British Columbia's "broken arbitration system" for collective bargaining is contributing to unsustainable cost increases for municipalities, according to a report from the Canadian Federation of Independent Businesses (CFIB).
The issue is detailed in CFIB's recently released BC Municipal Spending Watch report.
"The bottom line is that municipal spending continues to be on an unsustainable path, and a big reason for that is the lack of control of municipal wages and benefits," said CFIB's vice president for B.C. and Alberta Richard Truscott.
"The collective bargaining system we have in B.C. for municipal governments is terribly flawed and doesn't take into account local economic conditions, and also doesn't account for the ability for local taxpayers to pay such rapidly rising wage bills."
In Whistler, payroll expenses were 35-per-cent of total spending at municipal hall in 2016, down from 36 per cent in 2015.
"The majority of our staff is not unionized, so we don't have an arbitration process for what we call our handbook staff. The arbitration process does come into play with our unionized firefighters," said Whistler Mayor Nancy Wilhelm-Morden, adding that the Union of BC Municipalities (UBCM) has passed several resolutions asking the province to step in.
"They've, for whatever reason, refused to do so, so that is where there is a significant issue in my view," Wilhelm-Morden said.
In the Resort Municipality of Whistler's 2016 Statement of Financial Information, 22 Whistler firefighters were listed as making over $100,000, which municipal CAO Mike Furey attributed in part to the strength of the union, and what he called "a very aggressive approach to their collective bargaining."
Whistler's firefighters negotiated a settlement in 2015, which covered 2012 to 2019 and included wage increases of 2.5 per cent, per year.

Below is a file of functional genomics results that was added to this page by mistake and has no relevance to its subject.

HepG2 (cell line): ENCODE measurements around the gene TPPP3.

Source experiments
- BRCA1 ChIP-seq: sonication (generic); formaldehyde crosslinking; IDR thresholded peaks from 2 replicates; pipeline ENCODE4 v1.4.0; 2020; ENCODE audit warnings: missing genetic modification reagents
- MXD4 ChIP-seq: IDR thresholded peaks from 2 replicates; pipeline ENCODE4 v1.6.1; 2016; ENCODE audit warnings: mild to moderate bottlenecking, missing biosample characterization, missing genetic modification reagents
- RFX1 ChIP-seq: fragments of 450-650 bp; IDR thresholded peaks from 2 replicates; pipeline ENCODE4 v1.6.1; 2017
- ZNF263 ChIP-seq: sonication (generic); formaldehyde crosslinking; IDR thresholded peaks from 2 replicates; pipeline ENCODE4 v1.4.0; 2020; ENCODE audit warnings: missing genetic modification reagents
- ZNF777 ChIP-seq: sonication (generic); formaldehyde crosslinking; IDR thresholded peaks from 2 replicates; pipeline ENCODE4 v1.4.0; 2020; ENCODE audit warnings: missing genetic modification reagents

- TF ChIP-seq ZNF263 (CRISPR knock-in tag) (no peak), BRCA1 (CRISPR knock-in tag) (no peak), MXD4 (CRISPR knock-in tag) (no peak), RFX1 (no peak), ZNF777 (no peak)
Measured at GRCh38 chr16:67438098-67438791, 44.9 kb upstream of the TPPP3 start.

Whistler's firefighters have never gone to arbitration over a contract settlement, according to the RMOW.
But the British Columbia Professional Fire Fighters' Association does not agree that the arbitration system is broken.
"As an essential service with an inability to strike, the Fire and Police Services Collective Bargaining Act requires an arbitrator be brought in should a negotiated settlement not occur," said president Gord Ditchburn in an emailed statement.
"In looking back over the many years, arbitrated settlements are not the norm and in fact many communities are able to settle their agreements quickly and fairly. More than three quarters of B.C.'s firefighters (4,000 members in 52 communities) have freely negotiated collective agreements settled through the end of 2019 without having to go to arbitration."
But when the settlements do go to arbitration, the decision shouldn't be based on a province-wide perspective, said UBCM president Wendy Booth.
"That's the challenge, is that the local circumstances aren't taken into consideration when these settlements come down, and then that takes the protective services section of their local budgets much higher than the regular staff," Booth said.
"And then there is a disconnect there, so then the other staff wages go up as well, and so it's a cost that we can't control."
UBCM has raised this issue with previous provincial governments, but has yet to strike up the discussion with the new decision makers in Victoria.
"It would make a big difference in the local government budgets if these settlements (incorporated) local considerations," Booth said.